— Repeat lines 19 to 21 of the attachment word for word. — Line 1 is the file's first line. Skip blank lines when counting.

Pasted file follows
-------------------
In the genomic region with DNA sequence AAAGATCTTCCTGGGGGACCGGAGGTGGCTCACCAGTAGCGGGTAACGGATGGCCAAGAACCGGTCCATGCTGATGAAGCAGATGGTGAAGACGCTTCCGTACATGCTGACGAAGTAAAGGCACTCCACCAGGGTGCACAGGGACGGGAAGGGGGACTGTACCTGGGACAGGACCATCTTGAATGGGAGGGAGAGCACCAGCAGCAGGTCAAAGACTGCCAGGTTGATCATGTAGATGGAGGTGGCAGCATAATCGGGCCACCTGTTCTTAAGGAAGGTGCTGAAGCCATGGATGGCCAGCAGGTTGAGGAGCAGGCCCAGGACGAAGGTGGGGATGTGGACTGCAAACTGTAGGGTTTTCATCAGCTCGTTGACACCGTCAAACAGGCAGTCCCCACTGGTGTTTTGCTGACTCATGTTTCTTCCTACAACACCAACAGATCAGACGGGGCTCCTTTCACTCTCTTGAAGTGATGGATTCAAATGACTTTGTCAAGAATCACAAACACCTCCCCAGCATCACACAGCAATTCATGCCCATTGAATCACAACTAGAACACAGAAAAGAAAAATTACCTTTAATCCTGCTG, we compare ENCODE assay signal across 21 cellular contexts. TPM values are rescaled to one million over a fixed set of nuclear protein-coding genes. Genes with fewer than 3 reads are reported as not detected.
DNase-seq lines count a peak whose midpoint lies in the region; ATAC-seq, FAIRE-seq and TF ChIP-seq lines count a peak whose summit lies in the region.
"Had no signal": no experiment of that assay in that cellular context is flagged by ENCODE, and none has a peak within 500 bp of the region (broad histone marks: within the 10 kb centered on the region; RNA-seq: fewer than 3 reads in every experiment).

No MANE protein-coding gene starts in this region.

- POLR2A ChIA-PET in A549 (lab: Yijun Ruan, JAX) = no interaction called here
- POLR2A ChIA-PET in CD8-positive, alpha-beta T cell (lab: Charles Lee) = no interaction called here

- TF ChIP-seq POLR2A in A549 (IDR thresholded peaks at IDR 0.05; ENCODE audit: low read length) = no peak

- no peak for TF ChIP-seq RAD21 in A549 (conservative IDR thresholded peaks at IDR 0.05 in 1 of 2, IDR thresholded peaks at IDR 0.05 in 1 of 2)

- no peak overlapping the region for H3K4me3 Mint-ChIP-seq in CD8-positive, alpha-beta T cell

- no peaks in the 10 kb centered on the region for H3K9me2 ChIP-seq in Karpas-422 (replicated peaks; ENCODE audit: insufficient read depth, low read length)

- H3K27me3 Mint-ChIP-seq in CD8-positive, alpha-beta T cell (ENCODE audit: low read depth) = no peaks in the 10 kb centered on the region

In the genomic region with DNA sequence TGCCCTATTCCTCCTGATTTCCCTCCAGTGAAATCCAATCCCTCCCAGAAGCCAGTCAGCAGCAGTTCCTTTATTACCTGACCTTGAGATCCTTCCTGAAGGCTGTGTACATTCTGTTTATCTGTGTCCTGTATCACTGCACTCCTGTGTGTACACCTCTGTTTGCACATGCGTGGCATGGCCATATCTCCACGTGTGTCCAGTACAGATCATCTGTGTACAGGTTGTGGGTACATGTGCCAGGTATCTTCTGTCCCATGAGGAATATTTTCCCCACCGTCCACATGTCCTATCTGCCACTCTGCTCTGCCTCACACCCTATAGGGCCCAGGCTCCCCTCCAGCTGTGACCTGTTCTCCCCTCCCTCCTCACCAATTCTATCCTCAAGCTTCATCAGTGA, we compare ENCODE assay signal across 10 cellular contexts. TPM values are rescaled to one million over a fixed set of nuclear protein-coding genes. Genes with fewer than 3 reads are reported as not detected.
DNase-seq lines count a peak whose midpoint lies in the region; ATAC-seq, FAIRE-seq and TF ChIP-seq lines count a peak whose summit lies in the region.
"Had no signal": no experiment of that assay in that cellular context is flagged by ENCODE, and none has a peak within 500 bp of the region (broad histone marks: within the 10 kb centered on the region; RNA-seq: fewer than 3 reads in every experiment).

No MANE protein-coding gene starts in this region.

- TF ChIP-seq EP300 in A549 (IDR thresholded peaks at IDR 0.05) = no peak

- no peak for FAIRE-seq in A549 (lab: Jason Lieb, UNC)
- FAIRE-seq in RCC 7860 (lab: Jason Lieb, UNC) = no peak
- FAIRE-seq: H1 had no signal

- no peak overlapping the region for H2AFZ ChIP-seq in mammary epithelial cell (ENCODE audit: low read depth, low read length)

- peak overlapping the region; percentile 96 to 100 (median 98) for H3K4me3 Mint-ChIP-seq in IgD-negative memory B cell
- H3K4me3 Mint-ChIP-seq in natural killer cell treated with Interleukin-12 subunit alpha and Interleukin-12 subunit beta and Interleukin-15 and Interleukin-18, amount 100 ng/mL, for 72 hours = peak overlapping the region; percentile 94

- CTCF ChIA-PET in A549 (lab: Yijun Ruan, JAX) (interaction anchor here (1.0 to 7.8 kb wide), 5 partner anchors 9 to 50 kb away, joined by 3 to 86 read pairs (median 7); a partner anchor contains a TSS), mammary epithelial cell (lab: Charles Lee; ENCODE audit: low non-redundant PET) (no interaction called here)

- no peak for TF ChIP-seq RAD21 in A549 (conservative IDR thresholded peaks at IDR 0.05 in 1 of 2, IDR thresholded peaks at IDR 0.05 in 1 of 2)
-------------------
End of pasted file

- FAIRE-seq: H1 had no signal

- no peak overlapping the region for H2AFZ ChIP-seq in mammary epithelial cell (ENCODE audit: low read depth, low read length)

- peak overlapping the region; percentile 96 to 100 (median 98) for H3K4me3 Mint-ChIP-seq in IgD-negative memory B cell